Landlords advised against increases

Last updated 05:00 14/03/2014

Relevant offers

Your Property

Wigram Skies - the family business Real estate firms target offshore Chinese home buyers Languishing West Melton mall moves forward Luxury Moeraki Boulders Estate on the market for $7m Hotel planned for old Press site Developer buys big Christchurch site from Silver Fern Farms Christchurch rents falling Million-dollar suburb or bargain buy? Christchurch buildings win New Zealand Wood Resene Timber Design Awards Charities to benefit from $20 million property sale

Christchurch landlords are being advised not to use rising council rates and mortgage payments as an excuse to hike rents.

New rating valuations released for the city on Wednesday, and the Reserve Bank's boost to interest rates yesterday, mean most property owners will be facing larger bills.

But Canterbury Property Investors Association president Lewis Donaldson said landlords should be able to absorb both increases.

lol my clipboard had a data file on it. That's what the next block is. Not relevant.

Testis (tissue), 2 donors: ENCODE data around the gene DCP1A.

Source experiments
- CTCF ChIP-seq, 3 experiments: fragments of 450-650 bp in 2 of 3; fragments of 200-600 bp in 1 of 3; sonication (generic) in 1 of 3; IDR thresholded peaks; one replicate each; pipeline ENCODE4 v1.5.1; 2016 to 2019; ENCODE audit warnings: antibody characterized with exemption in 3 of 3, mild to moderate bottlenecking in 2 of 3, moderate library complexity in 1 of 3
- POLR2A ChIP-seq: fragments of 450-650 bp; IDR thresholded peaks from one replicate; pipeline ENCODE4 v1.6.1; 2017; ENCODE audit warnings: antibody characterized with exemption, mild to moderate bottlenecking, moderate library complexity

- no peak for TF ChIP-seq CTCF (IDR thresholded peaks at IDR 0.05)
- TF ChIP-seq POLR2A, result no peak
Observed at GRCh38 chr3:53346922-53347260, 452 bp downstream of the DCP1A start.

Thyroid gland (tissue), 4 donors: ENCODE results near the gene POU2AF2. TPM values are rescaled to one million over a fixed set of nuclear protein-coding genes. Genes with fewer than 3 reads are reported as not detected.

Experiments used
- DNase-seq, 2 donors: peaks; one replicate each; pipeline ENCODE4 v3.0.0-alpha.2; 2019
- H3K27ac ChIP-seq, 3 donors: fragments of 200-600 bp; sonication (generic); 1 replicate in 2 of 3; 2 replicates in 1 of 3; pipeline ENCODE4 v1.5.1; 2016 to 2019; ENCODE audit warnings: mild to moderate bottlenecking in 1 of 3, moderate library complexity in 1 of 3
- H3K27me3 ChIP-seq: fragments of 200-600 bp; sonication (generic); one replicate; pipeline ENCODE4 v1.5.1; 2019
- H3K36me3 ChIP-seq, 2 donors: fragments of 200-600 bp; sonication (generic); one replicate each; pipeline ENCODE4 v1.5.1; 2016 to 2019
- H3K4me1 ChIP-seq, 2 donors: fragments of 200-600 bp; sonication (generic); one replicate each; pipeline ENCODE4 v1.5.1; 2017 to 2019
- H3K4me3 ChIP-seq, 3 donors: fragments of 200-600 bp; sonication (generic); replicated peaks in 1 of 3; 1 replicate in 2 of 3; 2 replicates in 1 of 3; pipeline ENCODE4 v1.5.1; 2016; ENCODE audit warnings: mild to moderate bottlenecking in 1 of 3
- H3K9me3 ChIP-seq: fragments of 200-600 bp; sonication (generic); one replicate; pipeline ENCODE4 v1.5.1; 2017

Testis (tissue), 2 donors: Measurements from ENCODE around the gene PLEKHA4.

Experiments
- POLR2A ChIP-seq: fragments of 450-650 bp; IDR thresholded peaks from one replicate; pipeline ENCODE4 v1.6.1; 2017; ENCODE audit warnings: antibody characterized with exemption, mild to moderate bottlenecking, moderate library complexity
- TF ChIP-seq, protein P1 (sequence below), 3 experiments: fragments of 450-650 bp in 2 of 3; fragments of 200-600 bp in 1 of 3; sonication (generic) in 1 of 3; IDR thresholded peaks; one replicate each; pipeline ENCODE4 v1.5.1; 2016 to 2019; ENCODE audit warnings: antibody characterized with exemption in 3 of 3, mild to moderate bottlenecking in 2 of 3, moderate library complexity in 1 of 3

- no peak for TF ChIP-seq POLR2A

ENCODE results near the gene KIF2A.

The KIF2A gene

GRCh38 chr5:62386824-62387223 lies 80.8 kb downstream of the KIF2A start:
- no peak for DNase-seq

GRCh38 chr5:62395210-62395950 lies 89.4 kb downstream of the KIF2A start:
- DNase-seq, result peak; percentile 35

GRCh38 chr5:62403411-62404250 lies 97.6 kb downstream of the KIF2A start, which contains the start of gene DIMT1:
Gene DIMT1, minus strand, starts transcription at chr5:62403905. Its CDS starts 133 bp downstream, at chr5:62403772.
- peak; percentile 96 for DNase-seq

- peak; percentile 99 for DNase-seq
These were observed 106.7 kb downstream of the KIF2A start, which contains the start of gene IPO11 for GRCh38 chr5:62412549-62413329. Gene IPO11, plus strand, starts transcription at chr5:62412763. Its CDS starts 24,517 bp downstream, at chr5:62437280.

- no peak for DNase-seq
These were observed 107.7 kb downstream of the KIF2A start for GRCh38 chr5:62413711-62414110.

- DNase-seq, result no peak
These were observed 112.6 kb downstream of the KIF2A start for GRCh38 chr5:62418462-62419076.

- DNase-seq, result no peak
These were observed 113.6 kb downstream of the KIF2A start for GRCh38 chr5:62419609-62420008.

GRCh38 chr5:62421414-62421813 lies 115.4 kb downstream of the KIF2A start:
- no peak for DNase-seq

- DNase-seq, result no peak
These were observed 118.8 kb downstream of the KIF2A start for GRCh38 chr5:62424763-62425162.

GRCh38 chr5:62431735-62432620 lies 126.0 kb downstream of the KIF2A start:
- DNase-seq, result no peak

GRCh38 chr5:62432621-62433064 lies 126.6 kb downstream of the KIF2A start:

"It shouldn't have a big effect. Let's face it, investors have probably had it better over the last couple of years.

"We're doing better than previously, so it doesn't make things so tight for us."

However, Donaldson believed the increases would make some would-be landlords consider whether or not it was a good time to invest.

The rating revaluations will redistribute how this year's 6.5 per cent rise in rate take will be shared among residential property owners. The Reserve Bank's increase of base lending rates by quarter of a percentage point, with more signalled to come, saw banks begin raising mortgage rates.

Christchurch rents have been rising at the rate of about 12 per cent a year due to post-quake demand.

Property manager Diane Horner, of First Avenue, was also not expecting much in the way of rent rises.

"I don't think it will affect things hugely, because we've already had these big rent rises," she said.

"Rents might go up $10 a week at rent review time as usual, and we're hoping owners won't take this as a licence to increase rents further. We'd certainly counsel them not to."

Ad Feedback

- The Press


Special offers

Featured Promotions

Sponsored Content